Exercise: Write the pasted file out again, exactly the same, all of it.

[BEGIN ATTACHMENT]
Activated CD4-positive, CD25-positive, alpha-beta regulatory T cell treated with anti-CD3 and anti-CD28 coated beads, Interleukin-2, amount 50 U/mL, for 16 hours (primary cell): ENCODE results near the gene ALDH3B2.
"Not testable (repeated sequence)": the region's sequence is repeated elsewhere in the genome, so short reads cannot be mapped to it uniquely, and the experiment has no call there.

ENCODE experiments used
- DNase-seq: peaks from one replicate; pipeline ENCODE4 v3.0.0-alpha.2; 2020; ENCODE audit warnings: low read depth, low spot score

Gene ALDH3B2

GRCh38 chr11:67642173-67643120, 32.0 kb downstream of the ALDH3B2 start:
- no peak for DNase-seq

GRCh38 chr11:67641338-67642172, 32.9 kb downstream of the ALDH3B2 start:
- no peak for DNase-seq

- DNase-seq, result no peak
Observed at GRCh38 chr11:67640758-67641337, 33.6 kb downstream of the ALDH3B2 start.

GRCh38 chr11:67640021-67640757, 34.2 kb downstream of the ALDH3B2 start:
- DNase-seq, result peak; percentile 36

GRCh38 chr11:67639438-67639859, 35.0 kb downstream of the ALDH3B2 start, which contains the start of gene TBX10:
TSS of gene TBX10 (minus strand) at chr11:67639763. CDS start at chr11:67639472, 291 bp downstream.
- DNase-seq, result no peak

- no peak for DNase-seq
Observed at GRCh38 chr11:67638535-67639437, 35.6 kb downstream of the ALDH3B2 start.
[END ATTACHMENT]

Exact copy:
Activated CD4-positive, CD25-positive, alpha-beta regulatory T cell treated with anti-CD3 and anti-CD28 coated beads, Interleukin-2, amount 50 U/mL, for 16 hours (primary cell): ENCODE results near the gene ALDH3B2.
"Not testable (repeated sequence)": the region's sequence is repeated elsewhere in the genome, so short reads cannot be mapped to it uniquely, and the experiment has no call there.

ENCODE experiments used
- DNase-seq: peaks from one replicate; pipeline ENCODE4 v3.0.0-alpha.2; 2020; ENCODE audit warnings: low read depth, low spot score

Gene ALDH3B2

GRCh38 chr11:67642173-67643120, 32.0 kb downstream of the ALDH3B2 start:
- no peak for DNase-seq

GRCh38 chr11:67641338-67642172, 32.9 kb downstream of the ALDH3B2 start:
- no peak for DNase-seq

- DNase-seq, result no peak
Observed at GRCh38 chr11:67640758-67641337, 33.6 kb downstream of the ALDH3B2 start.

GRCh38 chr11:67640021-67640757, 34.2 kb downstream of the ALDH3B2 start:
- DNase-seq, result peak; percentile 36

GRCh38 chr11:67639438-67639859, 35.0 kb downstream of the ALDH3B2 start, which contains the start of gene TBX10:
TSS of gene TBX10 (minus strand) at chr11:67639763. CDS start at chr11:67639472, 291 bp downstream.
- DNase-seq, result no peak

- no peak for DNase-seq
Observed at GRCh38 chr11:67638535-67639437, 35.6 kb downstream of the ALDH3B2 start.